A recent project for Digi2al involved building a beta version of an application for a client who already had an alpha prototype. We had to make a decision on whether to continue using the existing prototype code, or to start again from scratch.
Theoretically, the advantage to continuing with existing code is that some work is already done for you. But that work may actually hinder progress if it turns out that early decisions were incorrect or that it is solving the wrong thing.
In the excellent book on software practices The Mythical Man Month, Fred Brooks says:
“Where a new system concept or new technology is used, one has to build a system to throw away, for even the best planning is not so omniscient as to get it right the first time. Hence plan to throw one away; you will, anyhow.”
Although this statement is much more directed at classic waterfall projects than those using agile practices, there is still wisdom here. When you are first solving a problem, you don’t necessarily understand what is needed in order to design a good solution. This is why the UK Government’s Service Design Manual says:
“Following demonstration of your alpha, you may choose to discard the code and start fresh in the beta. If, however, your code is effective you may continue to iterate against your prototype.”
The real question is how do you know if the code is effective? This was doubly hard in our case as we didn’t build the alpha, so any evaluation wasn’t based on our experience. We didn’t want to just give in to Not Invented Here syndrome, but actually evaluate the software as objectively as possible.
Our solution was to come up with a set of signals for a good quality codebase, and to evaluate the current code against these.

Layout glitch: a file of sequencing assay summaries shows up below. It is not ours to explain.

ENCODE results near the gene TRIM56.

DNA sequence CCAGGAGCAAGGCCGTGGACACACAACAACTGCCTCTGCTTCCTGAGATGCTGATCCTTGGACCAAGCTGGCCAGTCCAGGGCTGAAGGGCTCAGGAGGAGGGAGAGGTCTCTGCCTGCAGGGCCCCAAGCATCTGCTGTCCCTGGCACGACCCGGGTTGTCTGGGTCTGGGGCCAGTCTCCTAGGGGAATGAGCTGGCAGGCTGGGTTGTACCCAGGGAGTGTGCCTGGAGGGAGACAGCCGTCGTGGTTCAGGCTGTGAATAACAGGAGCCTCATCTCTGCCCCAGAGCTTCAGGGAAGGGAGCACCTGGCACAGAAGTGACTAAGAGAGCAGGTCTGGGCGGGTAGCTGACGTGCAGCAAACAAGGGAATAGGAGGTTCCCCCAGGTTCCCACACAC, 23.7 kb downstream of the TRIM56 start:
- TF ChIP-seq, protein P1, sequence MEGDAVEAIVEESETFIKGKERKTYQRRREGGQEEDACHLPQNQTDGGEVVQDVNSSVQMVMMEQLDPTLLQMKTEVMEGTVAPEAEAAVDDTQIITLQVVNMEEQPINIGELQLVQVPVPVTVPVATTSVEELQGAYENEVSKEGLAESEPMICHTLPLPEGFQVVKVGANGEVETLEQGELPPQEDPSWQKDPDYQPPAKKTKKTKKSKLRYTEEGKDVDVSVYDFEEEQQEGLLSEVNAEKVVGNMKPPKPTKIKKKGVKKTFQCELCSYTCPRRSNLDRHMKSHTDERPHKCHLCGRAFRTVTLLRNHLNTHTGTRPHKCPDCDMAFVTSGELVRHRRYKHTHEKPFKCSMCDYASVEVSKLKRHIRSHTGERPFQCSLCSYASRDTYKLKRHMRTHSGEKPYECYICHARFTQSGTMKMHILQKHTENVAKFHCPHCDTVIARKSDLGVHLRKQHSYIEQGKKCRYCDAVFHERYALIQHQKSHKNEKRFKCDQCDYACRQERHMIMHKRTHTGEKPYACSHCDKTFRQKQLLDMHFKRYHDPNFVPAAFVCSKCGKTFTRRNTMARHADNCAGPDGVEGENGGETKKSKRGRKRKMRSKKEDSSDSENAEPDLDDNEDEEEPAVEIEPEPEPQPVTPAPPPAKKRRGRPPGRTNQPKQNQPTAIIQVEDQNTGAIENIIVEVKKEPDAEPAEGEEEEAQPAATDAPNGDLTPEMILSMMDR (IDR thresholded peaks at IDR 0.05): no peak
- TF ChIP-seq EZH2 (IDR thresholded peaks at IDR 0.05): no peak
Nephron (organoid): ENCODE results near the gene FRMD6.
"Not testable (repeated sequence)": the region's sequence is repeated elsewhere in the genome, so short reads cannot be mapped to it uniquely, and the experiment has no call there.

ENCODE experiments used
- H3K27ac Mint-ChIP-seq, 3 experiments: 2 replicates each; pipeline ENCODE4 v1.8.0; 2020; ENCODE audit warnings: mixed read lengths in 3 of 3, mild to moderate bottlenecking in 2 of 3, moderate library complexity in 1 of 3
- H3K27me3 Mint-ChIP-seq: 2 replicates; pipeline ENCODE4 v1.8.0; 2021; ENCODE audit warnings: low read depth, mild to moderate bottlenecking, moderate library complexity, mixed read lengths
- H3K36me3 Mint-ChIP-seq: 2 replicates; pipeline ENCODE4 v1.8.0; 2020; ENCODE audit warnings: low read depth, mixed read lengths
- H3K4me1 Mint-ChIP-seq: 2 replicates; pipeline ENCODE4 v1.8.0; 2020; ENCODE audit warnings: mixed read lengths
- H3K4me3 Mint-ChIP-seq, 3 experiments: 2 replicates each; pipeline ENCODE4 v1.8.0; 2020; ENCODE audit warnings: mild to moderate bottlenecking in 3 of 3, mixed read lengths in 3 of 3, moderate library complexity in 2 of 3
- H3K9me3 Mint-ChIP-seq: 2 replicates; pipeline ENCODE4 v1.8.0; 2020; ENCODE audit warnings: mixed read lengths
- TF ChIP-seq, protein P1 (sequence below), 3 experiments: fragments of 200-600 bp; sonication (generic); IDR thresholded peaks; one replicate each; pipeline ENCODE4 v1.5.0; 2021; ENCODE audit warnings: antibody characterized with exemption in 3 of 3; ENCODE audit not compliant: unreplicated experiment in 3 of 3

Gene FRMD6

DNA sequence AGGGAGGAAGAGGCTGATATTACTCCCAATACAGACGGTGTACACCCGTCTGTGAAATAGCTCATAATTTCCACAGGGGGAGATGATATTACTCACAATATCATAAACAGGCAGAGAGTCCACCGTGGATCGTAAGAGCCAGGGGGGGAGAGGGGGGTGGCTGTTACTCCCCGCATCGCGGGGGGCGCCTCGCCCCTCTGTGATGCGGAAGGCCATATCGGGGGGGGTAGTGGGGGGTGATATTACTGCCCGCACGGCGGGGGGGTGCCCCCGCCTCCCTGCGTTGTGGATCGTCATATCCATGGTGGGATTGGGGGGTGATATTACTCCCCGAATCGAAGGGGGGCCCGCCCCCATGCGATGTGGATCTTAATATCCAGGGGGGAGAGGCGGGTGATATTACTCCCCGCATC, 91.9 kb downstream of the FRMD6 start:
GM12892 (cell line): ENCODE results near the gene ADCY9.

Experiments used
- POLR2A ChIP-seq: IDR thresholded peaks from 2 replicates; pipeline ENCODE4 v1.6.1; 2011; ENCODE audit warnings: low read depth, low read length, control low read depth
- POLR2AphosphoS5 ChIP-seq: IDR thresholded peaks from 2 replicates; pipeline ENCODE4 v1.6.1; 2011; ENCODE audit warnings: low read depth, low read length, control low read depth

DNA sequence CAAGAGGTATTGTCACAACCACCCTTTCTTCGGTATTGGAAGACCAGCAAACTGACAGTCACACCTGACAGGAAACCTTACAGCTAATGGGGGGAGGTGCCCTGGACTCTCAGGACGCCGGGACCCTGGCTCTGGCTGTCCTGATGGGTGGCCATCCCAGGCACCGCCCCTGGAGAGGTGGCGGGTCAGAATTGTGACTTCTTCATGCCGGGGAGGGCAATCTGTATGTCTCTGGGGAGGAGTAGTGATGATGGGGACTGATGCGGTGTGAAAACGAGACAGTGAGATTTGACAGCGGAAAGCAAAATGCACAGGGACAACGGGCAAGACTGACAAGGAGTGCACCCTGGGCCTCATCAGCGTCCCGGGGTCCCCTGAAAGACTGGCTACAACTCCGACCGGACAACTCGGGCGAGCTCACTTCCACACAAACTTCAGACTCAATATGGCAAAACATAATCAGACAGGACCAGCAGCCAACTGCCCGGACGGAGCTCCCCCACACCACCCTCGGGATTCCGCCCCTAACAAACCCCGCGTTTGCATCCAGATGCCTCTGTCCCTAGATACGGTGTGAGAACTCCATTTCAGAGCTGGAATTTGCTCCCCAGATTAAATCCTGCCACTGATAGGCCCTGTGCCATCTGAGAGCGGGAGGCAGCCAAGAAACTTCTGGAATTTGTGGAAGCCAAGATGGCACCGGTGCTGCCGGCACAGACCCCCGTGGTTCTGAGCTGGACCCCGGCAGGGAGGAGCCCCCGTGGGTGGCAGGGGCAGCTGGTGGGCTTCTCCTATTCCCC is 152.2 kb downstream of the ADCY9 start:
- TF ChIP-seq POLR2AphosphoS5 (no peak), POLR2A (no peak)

- Code quality — Does the code give us confidence that we will be able to build upon it easily?
- Does the code look easy to build upon?
- Is the setup well documented?
- Is it well tested?
- Is it integrated with CI/CD?
- Are new features easily shipped?
- Are any code dependencies troublesome?
- Does the code make sense?
- Is it easy to get started making changes?
- Is the code well laid out?
- History and context
- Is the commit history well crafted?
- Is the code well commented?
- Is there any documentation of the code outside of itself?
- How much of the required solution is covered by existing code?
- How much extraneous code is there?
- Is the code solving the problem in a good way?
- Is the design and architecture well documented?
- Is the choice of programming language(s) suitable for the team(s)?
- Is the choice of programming language framework(s) helping or hindering progress?
- Is the choice of supporting technologies (eg database, caching layer) helping or hindering progress?
This set of questions helped us look at the existing code from several angles, rather than just going with a gut feeling. Charting the answers from each of the team members also helped show patterns where there was clear agreement or disagreement.
In this instance the answers to these questions helped us decide that we would start from scratch, and also helped us explain this decision to the client in detail.